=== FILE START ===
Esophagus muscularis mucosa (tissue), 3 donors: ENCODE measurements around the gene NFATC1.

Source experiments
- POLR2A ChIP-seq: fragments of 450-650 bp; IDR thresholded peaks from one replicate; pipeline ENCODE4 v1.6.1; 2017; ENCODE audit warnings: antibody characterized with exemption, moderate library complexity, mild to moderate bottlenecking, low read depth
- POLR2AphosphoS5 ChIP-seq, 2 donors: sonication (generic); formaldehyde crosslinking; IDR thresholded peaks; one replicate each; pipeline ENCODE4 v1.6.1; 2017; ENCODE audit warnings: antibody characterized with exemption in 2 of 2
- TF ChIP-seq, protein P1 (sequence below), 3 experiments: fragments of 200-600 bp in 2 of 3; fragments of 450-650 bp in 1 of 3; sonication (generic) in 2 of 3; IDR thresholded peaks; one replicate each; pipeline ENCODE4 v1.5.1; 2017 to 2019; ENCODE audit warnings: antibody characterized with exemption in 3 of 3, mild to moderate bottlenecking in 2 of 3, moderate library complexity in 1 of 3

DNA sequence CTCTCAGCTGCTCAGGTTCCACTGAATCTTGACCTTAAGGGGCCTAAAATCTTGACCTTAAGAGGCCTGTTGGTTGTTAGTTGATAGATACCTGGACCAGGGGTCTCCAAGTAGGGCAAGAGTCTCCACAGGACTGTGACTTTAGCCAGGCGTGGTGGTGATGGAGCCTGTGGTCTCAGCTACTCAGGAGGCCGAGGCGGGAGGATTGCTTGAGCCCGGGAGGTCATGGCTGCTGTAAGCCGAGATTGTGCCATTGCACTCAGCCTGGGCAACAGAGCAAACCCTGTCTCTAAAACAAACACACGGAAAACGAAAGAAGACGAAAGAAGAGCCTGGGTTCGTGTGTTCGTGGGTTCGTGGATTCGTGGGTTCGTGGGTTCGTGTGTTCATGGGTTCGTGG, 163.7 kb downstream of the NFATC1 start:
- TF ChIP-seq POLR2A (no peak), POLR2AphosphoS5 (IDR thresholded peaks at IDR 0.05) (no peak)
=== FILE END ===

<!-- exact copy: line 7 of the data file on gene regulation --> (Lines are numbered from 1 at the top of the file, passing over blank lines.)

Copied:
- TF ChIP-seq POLR2A (no peak), POLR2AphosphoS5 (IDR thresholded peaks at IDR 0.05) (no peak)